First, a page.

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April, 2007

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Discovering digital photography
by Kristine Berey
Artist and photographer Sol Levinson wouldn’t dream of giving up his trusty Nikon SLR (single lens reflex) camera, his first choice for quality portraits. “When I’m doing people, I still use a film camera,” says Levinson, who teaches several courses in digital photography at the Cummings Jewish  Centre for Seniors.
But when it comes to almost anything else, whether taking pictures at family gatherings or documenting his travels across the globe or even posting his pictures on the internet, Levinson swears by his digital camera, small enough to fit into his pocket.
A self-taught photographer, he particularly enjoys having fun with his photographs, crafting  “movies” out of sequences of his favourite pictures, complete with the soundtracks of his choice. He does this using a related software, Adobe Photoshop, a program he also teaches a course on at the Centre. “You can do amazing things with Photoshop, things you’ve never even dreamed,” enthuses Levinson, as he demonstrates the potential of the program, changing colours, cropping and stretching the faces of his subjects in hilarious ways. “It’s an incredible program, the grandkids will love you.”
But first things first. Just how do you buy a digital camera? In a one-session course Levinson also teaches, he answers the digital novice’s questions and maintains that there is nothing intimidating or difficult about learning to purchase and use a digital camera, which is, in fact, a little computer. “I don’t even have a cell phone yet,” he cracks, instantly putting all the cell-phone toting pupils in his class at ease.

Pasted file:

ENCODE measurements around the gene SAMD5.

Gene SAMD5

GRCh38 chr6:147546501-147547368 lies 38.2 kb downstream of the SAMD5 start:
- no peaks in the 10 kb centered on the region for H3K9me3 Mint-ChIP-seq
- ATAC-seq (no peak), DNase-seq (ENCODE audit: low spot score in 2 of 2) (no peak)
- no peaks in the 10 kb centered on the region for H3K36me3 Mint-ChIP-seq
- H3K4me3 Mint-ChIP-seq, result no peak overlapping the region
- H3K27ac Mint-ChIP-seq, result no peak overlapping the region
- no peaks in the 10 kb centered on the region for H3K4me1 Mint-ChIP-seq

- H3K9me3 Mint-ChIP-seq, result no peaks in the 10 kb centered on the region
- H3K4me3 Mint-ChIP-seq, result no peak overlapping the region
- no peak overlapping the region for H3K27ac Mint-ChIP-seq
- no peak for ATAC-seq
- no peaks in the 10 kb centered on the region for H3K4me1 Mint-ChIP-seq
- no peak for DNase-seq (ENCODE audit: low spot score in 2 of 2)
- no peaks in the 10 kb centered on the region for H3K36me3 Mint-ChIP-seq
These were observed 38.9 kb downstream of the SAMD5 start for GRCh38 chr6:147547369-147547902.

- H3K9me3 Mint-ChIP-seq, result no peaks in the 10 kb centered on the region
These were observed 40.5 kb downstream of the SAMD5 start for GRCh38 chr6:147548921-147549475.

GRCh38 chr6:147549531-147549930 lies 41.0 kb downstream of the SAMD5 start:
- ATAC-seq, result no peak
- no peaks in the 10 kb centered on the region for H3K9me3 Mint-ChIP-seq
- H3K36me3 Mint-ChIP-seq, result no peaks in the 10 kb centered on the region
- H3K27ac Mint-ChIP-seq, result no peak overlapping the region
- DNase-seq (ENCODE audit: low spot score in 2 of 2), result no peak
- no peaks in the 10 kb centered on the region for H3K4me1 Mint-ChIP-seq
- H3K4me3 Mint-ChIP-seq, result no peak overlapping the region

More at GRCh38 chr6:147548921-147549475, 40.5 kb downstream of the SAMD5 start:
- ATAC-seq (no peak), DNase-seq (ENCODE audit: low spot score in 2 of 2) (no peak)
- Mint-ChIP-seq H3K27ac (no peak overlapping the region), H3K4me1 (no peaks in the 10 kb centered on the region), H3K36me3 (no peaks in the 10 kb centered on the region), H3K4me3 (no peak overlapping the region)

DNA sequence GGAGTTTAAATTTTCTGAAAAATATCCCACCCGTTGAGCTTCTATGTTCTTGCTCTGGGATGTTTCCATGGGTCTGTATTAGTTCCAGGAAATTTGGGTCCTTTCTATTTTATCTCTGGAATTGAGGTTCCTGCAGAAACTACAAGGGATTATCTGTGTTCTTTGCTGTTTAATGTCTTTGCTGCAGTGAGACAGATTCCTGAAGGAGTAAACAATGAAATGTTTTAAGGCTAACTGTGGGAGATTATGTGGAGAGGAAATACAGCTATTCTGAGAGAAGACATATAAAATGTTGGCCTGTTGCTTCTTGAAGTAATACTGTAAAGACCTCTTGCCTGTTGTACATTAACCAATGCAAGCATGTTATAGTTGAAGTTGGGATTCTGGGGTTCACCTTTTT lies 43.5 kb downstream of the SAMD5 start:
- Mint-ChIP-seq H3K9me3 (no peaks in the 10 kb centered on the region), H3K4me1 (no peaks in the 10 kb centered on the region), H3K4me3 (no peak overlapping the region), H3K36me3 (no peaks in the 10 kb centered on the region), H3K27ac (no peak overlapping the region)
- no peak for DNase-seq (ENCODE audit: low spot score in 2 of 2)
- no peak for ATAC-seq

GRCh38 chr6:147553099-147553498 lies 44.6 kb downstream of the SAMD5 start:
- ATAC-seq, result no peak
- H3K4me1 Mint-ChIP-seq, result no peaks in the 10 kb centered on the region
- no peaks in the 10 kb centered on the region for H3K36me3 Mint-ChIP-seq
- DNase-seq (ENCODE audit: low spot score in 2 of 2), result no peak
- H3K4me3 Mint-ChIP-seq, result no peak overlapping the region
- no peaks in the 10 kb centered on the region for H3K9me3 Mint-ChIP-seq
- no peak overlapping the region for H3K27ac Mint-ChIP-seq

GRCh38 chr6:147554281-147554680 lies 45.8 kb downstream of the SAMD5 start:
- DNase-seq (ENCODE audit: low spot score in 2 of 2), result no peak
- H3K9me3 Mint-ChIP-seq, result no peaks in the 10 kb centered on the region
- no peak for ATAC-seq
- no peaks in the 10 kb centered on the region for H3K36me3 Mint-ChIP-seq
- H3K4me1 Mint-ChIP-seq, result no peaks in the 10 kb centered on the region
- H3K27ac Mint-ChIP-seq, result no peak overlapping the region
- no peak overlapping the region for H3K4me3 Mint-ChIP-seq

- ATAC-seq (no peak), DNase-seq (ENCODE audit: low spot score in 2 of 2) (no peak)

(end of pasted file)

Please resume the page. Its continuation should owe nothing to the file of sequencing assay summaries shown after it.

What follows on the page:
The key to using a digital camera lies in understanding the technical jargon, Levinson says. He proceeds to de-mystify terms such as “megapixel,” “Liquid Crystal Display
(LCD) screen,” “jpeg” and “memory card” by defining them in non-technical language and providing a glossary to take home. “The more dots, the better the picture quality,” Levinson says, adding that for non-professional use, a six or seven megapixel camera is perfectly adequate.
He suggests ignoring the “digital zoom” which crops the picture inside the camera. “Don’t use it, you are left with less of a picture. You can always do that later in your computer with Photoshop.” Optical zoom on the other hand is like the 35mm zoom lens, moving in and out of the picture.
The LCD screen at the back of the camera allows  you to preview the picture and delete all those great shots of your thumb or of people, headless or with their mouth full of birthday cake, that you’d really rather not print. Because the memory card in the camera stores hundreds of shots, you can snap away endlessly and print only the best.
However, Levinson prefers to use the optical viewfinder of his camera, keeping the LCD off and deleting once the photos have been transferred to the computer. “The LCD takes battery power and won’t work in sunlight,” he says. As well, he advises the potential consumer to double check if the camera he or she wants to buy actually has a viewfinder.
“In some digital cameras, the flash looks like an optical viewfinder, what you look through to take your picture. Some digital cameras only have the LCD screen, so be sure to ask.”
The Spring session at the CJCS begins in April. For information on all the courses available call (514) 342-1234 or visit www.cummingscentre.org

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